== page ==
When I finished my degree at the University of Edinburgh, I kept a promise to myself and travelled to Crete. My dream was to see the excavated palaces and artworks of the Ancient Minoans, the remnants of a culture thought to be matriarchal and peace-loving. I had studied the images of the sculpted wasp-waisted goddess who holds a serpent in either hand; the androgynous Prince of the Lilies; and the murals of the blue dolphins, and of the young female and male gymnasts vaulting over horned bulls. All these, and more, I saw at the palace of Knossos in Heraklion and in the city’s museum.
What I had not expected to see, and equally captivated me, were the round-eyed enigmatic octopi, arms a-swirl, featured on many of the Ancient Minoan vases. They seemed to constitute their own floating world on the ceramic surface, and their eyes, which gaze at us so directly, are full of astonished wonder. It is as if they are privy to some secret of existence that has left them amazed, and which they would impart to us if they could.
The Ancient Minoans may well have been enthralled by the octopus’ transformative powers: its ability to change shape and colour at will. Through a revealing and often poignant essay by Amia Srinivasan in the London Review of Books, I recently learned that even the largest octopi, weighing 100 pounds, can shape-shift their boneless mass of soft tissue to pass through an inch-wide opening. Octopi can not only change colour for protective camouflage, but also put on flamboyant displays of flashing rings, rippling hues and stripes. They are exceptionally strong; the Giant Pacific octopus can pick up 30 pounds with each of its 1,600 suckers.
The Ancient Minoans who immortalized the octopus perhaps intuited how intelligent these animals are. Octopi are readily able to navigate mazes, and repurpose objects in their environment for use as tools. In laboratory situations, scientists have observed them opening child-proof jars and evolving all kinds of ways to escape. They make these attempts often, flooding laboratories by plugging up the valves in their tanks with their arms, for example. Srinivasan tells of an octopus at the University of Otago that shot jets of water at the aquarium’s light-bulbs, short-circuiting the entire electrical system so often that the scientists released it back to the sea. One wants to cheer this animal for the ingenuity and persistence that enabled it to reclaim its freedom.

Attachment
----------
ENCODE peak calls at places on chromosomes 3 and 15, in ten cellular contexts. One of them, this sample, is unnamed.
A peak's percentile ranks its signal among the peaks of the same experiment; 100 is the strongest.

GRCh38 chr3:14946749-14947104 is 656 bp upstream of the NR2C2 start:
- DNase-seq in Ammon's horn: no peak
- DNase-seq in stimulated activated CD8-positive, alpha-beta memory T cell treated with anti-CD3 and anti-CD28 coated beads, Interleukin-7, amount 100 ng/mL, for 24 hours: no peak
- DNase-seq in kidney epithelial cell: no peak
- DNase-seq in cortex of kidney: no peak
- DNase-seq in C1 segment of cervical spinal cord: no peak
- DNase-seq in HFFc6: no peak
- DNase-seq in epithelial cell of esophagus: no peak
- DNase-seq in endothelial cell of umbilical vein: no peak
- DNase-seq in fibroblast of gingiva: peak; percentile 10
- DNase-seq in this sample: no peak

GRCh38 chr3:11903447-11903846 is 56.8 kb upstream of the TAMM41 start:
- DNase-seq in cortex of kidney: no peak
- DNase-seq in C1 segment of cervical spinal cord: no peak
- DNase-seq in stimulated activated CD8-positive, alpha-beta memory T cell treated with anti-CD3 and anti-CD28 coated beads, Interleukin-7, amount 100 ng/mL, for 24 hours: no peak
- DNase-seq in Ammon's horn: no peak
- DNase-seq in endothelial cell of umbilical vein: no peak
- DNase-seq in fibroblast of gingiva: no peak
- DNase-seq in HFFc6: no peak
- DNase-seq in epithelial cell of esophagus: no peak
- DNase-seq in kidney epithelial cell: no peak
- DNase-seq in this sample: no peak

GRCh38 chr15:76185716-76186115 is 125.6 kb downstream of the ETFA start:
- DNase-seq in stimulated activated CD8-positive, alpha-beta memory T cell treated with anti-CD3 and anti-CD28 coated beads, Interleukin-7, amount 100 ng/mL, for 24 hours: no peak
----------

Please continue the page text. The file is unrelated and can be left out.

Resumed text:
In heartbreaking contrast to the plight of captive octopi is Srinivasan’s description of how those in their natural habitat will greet deep-sea divers they encounter with a probing arm and sometimes lead them on a tour of their environment. Octopi most certainly feel pain. she tells us, and nurse wounded body parts. Thankfully, in 2010 the European Union issued a directive classifying cephalopods with vertebrates because of their “ability to experience pain, distress and lasting harm.”
The revelation in her essay that most shook me is the sheer brevity of the octopus’ lifespan. Most species live only a year or two, and the longest-living, the Giant Pacific, dies after four years at most. After the male and female mate, which occurs only once in their lifetimes, they go into a swift and sudden decline, losing interest in food and becoming disoriented. The females die of starvation while tending their eggs, and the males fall victim to predators as they meander in a daze.
Srinivasan tells us that early in its evolutionary history, the octopus gave up its protective shell “in order to embrace a life of unboundaried potential.” With its excellent eyesight, acute senses of taste and smell, and the half a billion neurons distributed in its arms, as well as in its brain, the free octopus leads a life of richly varied experience. This comes at the cost of extreme vulnerability to sharp-toothed predators. In making itself deliberately vulnerable so as to be wide-open to experience, the octopus brings to mind the all-consuming dedication and risk-taking of certain great artists. Perhaps this is why the Ancient Minoans depicted the octopi with such wide-open eyes and the swirling arms that speak of infinite transformative possibilities, albeit inside a lifespan of stark brevity.